Professor Tsui arrived just at one of the busiest parts of the evening.
Half the JMSC team were out reporting but the other half had hunkered down to write, process, edit and file their material.
The idea behind the nightcamps at the Science Museum, said Professor Paul Cheung of HKU’s Engineering Department, a driving force in getting the unprecedented event off the ground, was to give students a taste of what awaited those who planned to go on to study science subjects at college.
“Youngsters like to stay up all night and sleep all day so this was thought to be an ideal way of reaching them,” Cheung said.
Many teens did in fact grab some sleep. But only a handful of the JMSC student journalists got much more than a quick catnap on the newsroom floor. But only once their work was done. The others meanwhile, worked on until the sun rose over Kowloon.
The website set up at http://jmsc.hku.hk/sites/science-museum/ showcased all the reporting. The JMSC journalists wrote up their articles and embedded photos, video, soundslides and social media elements.
The Facebook page, created and directed by Masato Kajimoto, was embedded on the home page.
Throughout the night, student-journalists needed to remember to shoot video footage both for the wrap and for a longer documentary to be edited afterwards. JMSC tutor and web video specialist Kevin Lau had to edit the wrap fast in order to meet such a tight deadline.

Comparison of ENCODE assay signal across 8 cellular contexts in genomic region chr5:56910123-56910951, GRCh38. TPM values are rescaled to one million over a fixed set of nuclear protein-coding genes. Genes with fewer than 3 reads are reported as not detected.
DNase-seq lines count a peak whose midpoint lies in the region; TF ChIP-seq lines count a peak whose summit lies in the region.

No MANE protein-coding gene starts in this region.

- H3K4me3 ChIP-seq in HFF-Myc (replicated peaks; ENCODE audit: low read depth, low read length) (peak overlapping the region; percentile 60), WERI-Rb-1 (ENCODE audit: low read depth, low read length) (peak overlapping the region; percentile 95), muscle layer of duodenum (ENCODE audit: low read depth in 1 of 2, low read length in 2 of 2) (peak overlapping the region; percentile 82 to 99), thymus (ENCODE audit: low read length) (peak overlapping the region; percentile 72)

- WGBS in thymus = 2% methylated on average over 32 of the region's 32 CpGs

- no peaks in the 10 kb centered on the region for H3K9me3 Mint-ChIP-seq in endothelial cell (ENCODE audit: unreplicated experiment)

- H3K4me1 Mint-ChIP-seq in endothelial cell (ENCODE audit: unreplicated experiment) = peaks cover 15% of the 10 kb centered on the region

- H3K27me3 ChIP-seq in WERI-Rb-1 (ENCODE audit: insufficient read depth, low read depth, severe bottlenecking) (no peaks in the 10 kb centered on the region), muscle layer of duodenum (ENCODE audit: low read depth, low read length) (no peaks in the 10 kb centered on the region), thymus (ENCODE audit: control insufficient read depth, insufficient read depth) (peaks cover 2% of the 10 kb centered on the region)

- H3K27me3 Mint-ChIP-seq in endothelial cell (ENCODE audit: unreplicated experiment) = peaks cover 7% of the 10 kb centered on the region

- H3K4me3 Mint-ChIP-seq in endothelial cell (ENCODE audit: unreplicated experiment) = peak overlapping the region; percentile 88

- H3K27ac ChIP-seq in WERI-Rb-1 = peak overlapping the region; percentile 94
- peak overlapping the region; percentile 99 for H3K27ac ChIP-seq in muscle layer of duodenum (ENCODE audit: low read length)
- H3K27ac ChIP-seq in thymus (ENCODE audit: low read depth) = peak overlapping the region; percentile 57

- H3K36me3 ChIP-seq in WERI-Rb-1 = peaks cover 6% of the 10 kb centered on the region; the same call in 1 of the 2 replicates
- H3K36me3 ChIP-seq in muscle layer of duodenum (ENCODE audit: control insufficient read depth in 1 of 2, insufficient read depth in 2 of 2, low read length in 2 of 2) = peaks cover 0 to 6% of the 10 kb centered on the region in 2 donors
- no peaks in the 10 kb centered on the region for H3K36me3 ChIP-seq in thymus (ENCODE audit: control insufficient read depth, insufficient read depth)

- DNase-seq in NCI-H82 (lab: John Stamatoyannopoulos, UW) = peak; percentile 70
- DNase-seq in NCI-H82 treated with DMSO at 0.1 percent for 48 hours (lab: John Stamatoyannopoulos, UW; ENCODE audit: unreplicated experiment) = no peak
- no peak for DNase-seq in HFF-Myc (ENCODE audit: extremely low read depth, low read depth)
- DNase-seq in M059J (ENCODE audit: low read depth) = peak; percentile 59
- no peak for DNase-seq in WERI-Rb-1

Livestreaming the opening segments fell to MJ Charles Liu, who put his height to good use: View his videostreams here.
Masato Kajimoto led the charge on Facebook, uploading story snippets, photo albums and video clips recorded on his now alas no longer manufactured Flip mini videocam.
His page, http://www.facebook.com/hkusciencemuseum, captured more than 300 followers before the science camp was out — underscoring the importance of Facebook to teens.
Student journalists received crash-course in fast reporting skills, a particularly important technique to master, especially for those contemplating a career with the wire services or 24-hour revolving news broadcasters. Flickr, the photosharing site, proved useful in keeping track of hundreds of photographs.
A useful tool for displaying audio-visual stories, but far faster to compile and upload than video, Soundslides can prove a powerful reporting tool. Song Yang, a doctorate student in education who attended JMSC online classes as part of her thesis research, ventured into hands-on journalism at the event by producing two fine soundslides:
One is embedded below. The other can be seen at Icebreaker Challenge: Take This Spaghetti and Marshmallow …
Shooting powerful photos was only part of the job; photographers, under the direction of AJ Libunao, also had to edit, caption, tag and upload their work for matching with stories and as stand-alone chronicles of the events of the two nights.
Two social media sites proved useful for this task: the Facebook photo albums utility and the Flickr photo storing and sharing site.
Sanday Chongo Kabange